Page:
Christine de Pizan

Christine de Pizan
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Monday, May 11, 2015

Harriet Quimby, "America's First Lady of the Air"

Harriet Quimby (born 11 May 1875)


Harriet Quimby in 1912,
in a flight suit
she designed for herself
Most of us know about the aviation pioneer Amelia Earhart, if for no other reason than her mysterious disappearance in 1937. Fewer of us know about Harriet Quimby, the first woman in the United States to earn a pilot's license.

Born in Michigan--the exact place is disputed--Harriet Quimby was the daughter of an unsuccessful farmer who moved moved his family west, to California, in 1887 (though this dated is also disputed). According to the U.S. Census of 1900, by the time she was twenty-five Harriet Quimby was living in San Francisco, and she claimed her profession as "actress." While no records of her as an actress have emerged, she was working as a journalist for The San Francisco Dramatic Review and the San Francisco Call

It was as a journalist that Quimby relocated to New York in 1903, working there as a writer for Leslie's Illustrated Weekly, reviewing theater, writing about her life as a single, career woman, and traveling as a photojournalist. (For a sampling of her writing for Leslie's, click here.)

In New York Quimby developed two other interests: in cars and in film. In 1906, she reported on the Vanderbilt Cup Race for Leslie's--but days before the race, she took a test spin in a Pope-Toledo race car, an exhilarating ride that reached speeds of 100 mph. (For her account of the test drive, click here.) After that experience, she got her driver's license and bought a yellow "runabout." Her second passion became film--she wrote seven screenplays for director D.W. Griffith in 1911 (though IMDb credits her with only five), and acted in one short film, written and directed by Griffith, "Lines of White on a Sullen Sea," from 1909--she is credited as "Fishermaiden."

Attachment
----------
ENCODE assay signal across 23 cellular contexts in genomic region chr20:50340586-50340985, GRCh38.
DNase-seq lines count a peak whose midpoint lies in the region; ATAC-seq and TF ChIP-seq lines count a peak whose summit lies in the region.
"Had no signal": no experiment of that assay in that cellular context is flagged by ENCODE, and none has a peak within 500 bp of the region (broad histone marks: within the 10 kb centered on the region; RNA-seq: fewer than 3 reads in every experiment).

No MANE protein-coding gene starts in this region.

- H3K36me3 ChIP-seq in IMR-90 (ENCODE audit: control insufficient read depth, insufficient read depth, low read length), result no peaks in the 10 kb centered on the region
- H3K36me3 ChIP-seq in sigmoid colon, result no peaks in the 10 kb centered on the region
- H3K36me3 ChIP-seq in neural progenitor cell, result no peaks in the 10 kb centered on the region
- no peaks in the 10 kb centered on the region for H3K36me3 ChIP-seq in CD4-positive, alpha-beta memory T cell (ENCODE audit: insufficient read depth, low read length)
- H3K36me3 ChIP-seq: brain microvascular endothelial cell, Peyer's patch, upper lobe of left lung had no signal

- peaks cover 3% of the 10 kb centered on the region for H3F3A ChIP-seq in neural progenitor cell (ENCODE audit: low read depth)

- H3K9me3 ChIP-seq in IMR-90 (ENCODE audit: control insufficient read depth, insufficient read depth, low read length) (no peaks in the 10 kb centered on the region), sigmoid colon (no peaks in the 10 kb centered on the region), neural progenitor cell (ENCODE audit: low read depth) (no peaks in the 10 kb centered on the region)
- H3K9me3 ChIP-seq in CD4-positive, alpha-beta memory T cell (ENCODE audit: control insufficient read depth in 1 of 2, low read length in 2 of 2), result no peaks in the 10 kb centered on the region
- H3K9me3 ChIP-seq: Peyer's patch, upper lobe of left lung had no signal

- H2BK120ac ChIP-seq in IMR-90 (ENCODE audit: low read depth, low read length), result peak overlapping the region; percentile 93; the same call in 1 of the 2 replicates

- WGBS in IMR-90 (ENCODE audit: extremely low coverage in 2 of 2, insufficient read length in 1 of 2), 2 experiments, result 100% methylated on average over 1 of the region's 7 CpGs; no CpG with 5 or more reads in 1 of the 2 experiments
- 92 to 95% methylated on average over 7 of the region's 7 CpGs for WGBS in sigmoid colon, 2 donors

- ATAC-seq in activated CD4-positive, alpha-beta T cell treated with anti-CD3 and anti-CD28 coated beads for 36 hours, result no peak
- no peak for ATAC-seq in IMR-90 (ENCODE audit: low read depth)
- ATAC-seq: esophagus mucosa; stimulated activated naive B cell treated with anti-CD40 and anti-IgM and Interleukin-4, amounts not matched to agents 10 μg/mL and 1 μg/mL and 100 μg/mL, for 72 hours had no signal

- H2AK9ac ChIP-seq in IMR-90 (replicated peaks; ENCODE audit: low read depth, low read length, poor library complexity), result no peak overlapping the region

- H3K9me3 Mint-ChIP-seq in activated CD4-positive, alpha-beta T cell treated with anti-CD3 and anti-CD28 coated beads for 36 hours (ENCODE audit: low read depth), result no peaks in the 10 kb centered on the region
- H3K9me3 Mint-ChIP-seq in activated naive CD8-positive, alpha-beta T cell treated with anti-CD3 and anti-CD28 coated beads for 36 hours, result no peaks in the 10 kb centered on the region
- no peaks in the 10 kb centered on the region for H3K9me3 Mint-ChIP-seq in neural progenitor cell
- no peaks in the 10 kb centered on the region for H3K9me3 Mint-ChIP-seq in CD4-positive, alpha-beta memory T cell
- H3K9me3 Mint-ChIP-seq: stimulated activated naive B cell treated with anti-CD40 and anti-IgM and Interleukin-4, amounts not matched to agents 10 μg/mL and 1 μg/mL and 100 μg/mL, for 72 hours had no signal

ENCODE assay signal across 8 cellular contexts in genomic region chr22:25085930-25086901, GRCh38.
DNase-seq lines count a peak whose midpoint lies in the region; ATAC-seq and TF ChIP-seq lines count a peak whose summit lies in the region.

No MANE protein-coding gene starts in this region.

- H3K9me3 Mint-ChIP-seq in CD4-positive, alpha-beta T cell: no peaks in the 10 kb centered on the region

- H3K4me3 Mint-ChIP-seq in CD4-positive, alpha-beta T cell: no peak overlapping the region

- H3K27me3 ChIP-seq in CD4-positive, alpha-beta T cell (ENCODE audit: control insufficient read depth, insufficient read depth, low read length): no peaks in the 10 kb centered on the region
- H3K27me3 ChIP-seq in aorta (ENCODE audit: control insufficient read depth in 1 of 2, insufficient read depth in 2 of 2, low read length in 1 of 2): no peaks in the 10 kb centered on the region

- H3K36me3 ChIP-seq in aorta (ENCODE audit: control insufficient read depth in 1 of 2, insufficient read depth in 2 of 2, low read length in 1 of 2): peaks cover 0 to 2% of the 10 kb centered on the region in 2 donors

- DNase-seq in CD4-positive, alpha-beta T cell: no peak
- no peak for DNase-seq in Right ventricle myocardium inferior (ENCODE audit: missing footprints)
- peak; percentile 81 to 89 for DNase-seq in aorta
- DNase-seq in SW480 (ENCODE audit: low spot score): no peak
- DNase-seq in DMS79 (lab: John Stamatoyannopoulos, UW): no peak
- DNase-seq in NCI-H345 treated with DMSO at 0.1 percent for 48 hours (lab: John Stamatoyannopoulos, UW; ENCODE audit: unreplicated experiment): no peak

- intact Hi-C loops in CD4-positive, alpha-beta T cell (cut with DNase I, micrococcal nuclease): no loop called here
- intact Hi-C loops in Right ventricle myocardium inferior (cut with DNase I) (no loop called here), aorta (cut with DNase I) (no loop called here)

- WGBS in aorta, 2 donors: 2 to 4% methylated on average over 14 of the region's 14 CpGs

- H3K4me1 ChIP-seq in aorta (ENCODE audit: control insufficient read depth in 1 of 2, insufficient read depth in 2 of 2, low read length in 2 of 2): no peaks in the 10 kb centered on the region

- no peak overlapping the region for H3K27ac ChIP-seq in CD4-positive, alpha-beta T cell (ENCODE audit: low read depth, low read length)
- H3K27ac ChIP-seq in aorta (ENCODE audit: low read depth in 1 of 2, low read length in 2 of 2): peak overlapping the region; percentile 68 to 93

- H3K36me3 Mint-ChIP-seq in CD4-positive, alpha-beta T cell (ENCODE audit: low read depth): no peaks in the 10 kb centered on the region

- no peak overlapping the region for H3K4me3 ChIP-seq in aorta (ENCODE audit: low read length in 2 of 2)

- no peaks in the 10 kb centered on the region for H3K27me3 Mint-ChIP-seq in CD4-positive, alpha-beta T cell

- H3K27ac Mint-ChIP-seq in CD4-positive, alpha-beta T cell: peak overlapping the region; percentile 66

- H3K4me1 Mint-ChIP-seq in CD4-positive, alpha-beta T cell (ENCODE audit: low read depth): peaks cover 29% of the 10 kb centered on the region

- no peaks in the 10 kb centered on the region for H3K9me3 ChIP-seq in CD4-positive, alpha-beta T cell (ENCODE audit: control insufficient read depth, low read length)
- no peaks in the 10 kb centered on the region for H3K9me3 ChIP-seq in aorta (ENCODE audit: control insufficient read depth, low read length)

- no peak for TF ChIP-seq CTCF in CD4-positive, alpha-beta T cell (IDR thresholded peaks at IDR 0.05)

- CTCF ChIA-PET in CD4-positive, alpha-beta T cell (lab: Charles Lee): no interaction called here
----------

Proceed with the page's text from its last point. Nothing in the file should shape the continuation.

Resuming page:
In 1910, sent to cover an international air race at Belmont Park, Quimby became interested in aviation and, just as she had done earlier, learning to drive after her experience in a race car, she decided to take aviation lessons. The winner of the 1910 race was John Moisant, and Quimby enrolled at his school. As noted on the Women in Aviation website:
Her instruction was at the Moisant School of Aviation in Hempstead, Long Island. In 4 months and 33 lessons, Harriet flew for her Fédération Aéronautique Internationale License (FAI) July 31, 1911, and on August 1, 1911 she became the first licensed female aviator in the United States. Her license number was FAI # 37.
When she became a licensed pilot, Harriet Quimby was thirty-six years old. The next year, she became the first woman to pilot a plane across the English Channel, crossing from Dover to Calais on 16 April 1912 in a flight that clocked in at fifty-nine minutes. (News of her flight was overshadowed by reporting on the sinking of the Titanic--given her initial comments on the ship's fate, Quimby, as many others, was unaware of the extent of the disaster.)

Quimby in France, just after her landing
Three months later, Quimby participated in the Harvard–Boston Aero Meet. After a successful flight, she returned to the air with the event organizer aboard. As she approached her landing, the plane pitched once, ejecting her passenger; it appeared as if Quimby had stabilized her plane when it pitched sharply again, this time throwing Quimby from the plane. Both were killed.

For an excellent article on Harriet Quimby, see Peter Tyson's "America's First Lady of the Air," posted at NOVA Online, or the entry on Quimby in the Encyclopedia of World Biography. There are several biographies, though all of them seem to be for children.

For a brief but exceptionally informative film on Quimby, "Harriet Quimby: American Hero," click here. There is wonderful film of Quimby's life, with footage of her in flight and on the day of her Channel crossing, here

And if you enjoy Nate DiMeo's The Memory Palace, Episode 59 is on Harriet Quimby.


Quimby's test ride in 1906,
an illustration for her Leslie's reporting